Countdown Court TV’s Top 5 Trials of 2023

Posted at 9:38 AM, December 27, 2023

ATLANTA (Court TV)  — Watching the wheels of justice in action has become not only a pastime, but for many true crime fans, it’s an obsession.

2023 did not disappoint, as Court TV gave viewers a front-row seat to justice for dozens of trials across the U.S., but these five trials brought in the most viewers on

#5: Obsessed Ex-Boyfriend Murder Trial | WI v. Zachariah Anderson

The countdown begins with Zachariah Anderson, who was sentenced to life in prison two months after a jury convicted him of stalking and killing his ex-girlfriend Sadie Beacham’s new boyfriend, Rosalio Gutierrez Jr.

At the trial…

Zachariah Anderson in court

Zachariah Anderson appears in court with his attorney on March 2, 2023. (Court TV)

Gutierrez’s body was never found, but there was evidence in his case that pointed to Anderson, including blood in Anderson’s Dodge minivan, which incidentally was also missing a section of carpet and reportedly smelled of bleach. Two burn pits were discovered on Anderson’s property where cadaver dogs reportedly found pieces of clothing and a charred bleach bottle. Anderson is a father of three minors, one of whom testified about her dad’s alleged stalking behaviors. During her testimony, the defense accused Beacham of using sign language to communicate with her 14-year-old daughter on the stand, which she denied. Beacham did, however, admit to a possible “mom response” during her daughter’s testimony when she got “sassy” on the stand, to which Beacham said she may have mouthed the words, “shh, shh, shh” or mouthed something like “calm down.”


Who could forget when…

Just before Anderson received his sentence, Judge Bruce Schroeder, who also presided in the controversial Kyle Rittenhouse trial, allowed Anderson to address the court, to which Anderson replied, “How much time do I got?” The realization that Anderson was referring to the time he had to speak in court rather than the duration of his actual sentence makes this moment one of the top questions to never ask a judge.


Where is he now?

Zachariah Anderson is currently serving a life sentence at the maximum security prison in Wisconsin. The father of three maintains his innocence, along with members of his family who created a group and website called #FreeZachariahAnderson, which lays out many of the reasons they feel Anderson was wrongfully convicted. The website says, “All systems designed to protect and serve gobbled him up, stripped him of all ability to defend himself or maintain his innocence, and spit him out into a prison cell to waste away forgotten.”

#4: Boy in a Box Trial | FL v. Tim Ferriter

A man in a suit sits in court

Timothy Ferriter sits in court during the first day of his trial on Oct. 3, 2023. (Court TV)

Tim and Tracy Ferriter were both indicted in March 2022 of aggravated child abuse and false imprisonment of their adopted 14-year-old son, who police said was locked in a windowless 8×8 enclosure in the family’s garage for hours at a time with nothing but a mattress, desk and a bucket to use instead of a bathroom.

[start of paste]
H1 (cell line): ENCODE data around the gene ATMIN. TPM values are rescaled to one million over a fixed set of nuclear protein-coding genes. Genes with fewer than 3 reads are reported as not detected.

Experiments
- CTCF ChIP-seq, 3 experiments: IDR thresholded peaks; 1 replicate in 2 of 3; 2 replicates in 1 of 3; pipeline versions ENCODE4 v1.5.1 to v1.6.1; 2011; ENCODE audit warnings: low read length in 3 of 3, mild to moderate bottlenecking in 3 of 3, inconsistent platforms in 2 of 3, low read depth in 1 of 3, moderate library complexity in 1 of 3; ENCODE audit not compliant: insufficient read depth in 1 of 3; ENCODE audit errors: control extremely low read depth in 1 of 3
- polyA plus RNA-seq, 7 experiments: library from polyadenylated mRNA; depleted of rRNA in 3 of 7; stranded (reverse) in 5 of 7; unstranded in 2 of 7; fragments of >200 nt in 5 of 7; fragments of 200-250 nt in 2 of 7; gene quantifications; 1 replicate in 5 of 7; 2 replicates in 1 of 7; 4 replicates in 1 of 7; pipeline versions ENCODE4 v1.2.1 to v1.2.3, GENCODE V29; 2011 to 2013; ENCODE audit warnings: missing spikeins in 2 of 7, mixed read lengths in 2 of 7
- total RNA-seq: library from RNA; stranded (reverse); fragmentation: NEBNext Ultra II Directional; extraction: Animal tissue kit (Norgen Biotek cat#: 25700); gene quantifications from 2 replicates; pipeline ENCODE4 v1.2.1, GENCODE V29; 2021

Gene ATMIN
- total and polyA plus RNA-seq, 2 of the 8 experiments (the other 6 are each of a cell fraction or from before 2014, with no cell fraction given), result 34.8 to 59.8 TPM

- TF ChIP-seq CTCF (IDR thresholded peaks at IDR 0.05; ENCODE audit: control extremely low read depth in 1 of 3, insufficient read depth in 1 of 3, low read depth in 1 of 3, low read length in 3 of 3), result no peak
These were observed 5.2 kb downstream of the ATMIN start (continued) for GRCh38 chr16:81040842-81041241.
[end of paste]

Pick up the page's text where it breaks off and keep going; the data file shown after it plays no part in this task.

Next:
Although they were charged together, their cases were severed at Timothy’s request, citing comments his wife made to police when he was not present. The State offered what Tim’s attorney called a “last-minute plea deal” which was contingent upon Tracy also taking an undisclosed plea deal or Tim testifying in a proffer against his wife. Tim rejected the offer, and so the trial ensued.

At the trial…

Tim’s week-long trial was incriminating, largely due to the abundance of security camera footage showing from inside the custom-built room and first-hand accounts from his adopted children, including the victim, identified as RF during the trial. The videos captured by a motion-sensor Ring camera in the corner of the ceiling show multiple verbal and physical altercations between Tim and RF.

construction inside of a home

The 8×8 “box” that Tracy and Tim Ferriter had built in their garage. (Court TV)

Tim’s other adopted 17-year-old daughter, FF, testified that her dad was a disciplinarian who treated RF more harshly than his other children and exiled him to the room in the garage for most of the time that he spent at home. “I would hear him curse at him, I would hear contact, slapping and hitting, and hear my brother screaming,” she said. “He seemed he was always in trouble, ” FF testified. She said her brother was forced to live in a similar cell-like room when they lived in Tucson, Arizona, for five years before returning to Florida in Dec. 2021.

Timothy Ferriter opted not to testify in his defense and instead let the Ring videos from “the box” help make his case for locking up a son whose chronic behavioral issues threatened himself and their family.

An unforgettable moment was when…